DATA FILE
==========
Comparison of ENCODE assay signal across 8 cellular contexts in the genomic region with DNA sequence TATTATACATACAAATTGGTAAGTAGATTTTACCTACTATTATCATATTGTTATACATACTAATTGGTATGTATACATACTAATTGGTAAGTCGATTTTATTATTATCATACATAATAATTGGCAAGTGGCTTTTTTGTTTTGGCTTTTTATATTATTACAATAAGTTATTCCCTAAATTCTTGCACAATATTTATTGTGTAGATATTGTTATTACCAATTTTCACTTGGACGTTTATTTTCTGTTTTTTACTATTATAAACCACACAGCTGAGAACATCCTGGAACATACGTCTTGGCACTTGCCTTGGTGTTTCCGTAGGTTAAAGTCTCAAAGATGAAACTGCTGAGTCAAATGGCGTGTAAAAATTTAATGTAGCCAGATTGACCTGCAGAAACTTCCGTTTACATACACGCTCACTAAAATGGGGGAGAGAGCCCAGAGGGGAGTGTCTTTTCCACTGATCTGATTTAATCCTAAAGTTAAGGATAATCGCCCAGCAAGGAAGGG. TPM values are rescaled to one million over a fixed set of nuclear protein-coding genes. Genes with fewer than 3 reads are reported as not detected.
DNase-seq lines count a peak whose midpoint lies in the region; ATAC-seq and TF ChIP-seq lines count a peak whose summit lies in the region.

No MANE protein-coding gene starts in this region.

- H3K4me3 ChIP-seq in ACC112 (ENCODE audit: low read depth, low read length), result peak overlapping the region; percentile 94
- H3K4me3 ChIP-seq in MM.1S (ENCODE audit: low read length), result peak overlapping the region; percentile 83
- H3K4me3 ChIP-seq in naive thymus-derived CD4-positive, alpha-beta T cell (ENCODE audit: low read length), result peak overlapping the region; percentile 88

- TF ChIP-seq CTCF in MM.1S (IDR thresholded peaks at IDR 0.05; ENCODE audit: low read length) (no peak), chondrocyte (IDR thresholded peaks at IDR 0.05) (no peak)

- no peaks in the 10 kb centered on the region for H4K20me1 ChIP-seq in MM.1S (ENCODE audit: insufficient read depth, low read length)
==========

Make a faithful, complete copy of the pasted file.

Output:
Comparison of ENCODE assay signal across 8 cellular contexts in the genomic region with DNA sequence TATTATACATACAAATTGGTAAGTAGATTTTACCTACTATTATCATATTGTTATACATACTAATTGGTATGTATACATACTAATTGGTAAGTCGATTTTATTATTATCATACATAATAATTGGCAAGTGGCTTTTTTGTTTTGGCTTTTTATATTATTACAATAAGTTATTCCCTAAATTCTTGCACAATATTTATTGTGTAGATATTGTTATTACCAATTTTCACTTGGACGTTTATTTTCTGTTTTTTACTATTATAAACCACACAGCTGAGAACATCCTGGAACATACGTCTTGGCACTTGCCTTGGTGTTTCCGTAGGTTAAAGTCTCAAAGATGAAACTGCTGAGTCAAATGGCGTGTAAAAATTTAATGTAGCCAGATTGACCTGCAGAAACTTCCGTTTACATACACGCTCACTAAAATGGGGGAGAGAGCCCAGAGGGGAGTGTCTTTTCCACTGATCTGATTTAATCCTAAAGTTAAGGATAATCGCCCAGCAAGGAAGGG. TPM values are rescaled to one million over a fixed set of nuclear protein-coding genes. Genes with fewer than 3 reads are reported as not detected.
DNase-seq lines count a peak whose midpoint lies in the region; ATAC-seq and TF ChIP-seq lines count a peak whose summit lies in the region.

No MANE protein-coding gene starts in this region.

- H3K4me3 ChIP-seq in ACC112 (ENCODE audit: low read depth, low read length), result peak overlapping the region; percentile 94
- H3K4me3 ChIP-seq in MM.1S (ENCODE audit: low read length), result peak overlapping the region; percentile 83
- H3K4me3 ChIP-seq in naive thymus-derived CD4-positive, alpha-beta T cell (ENCODE audit: low read length), result peak overlapping the region; percentile 88

- TF ChIP-seq CTCF in MM.1S (IDR thresholded peaks at IDR 0.05; ENCODE audit: low read length) (no peak), chondrocyte (IDR thresholded peaks at IDR 0.05) (no peak)

- no peaks in the 10 kb centered on the region for H4K20me1 ChIP-seq in MM.1S (ENCODE audit: insufficient read depth, low read length)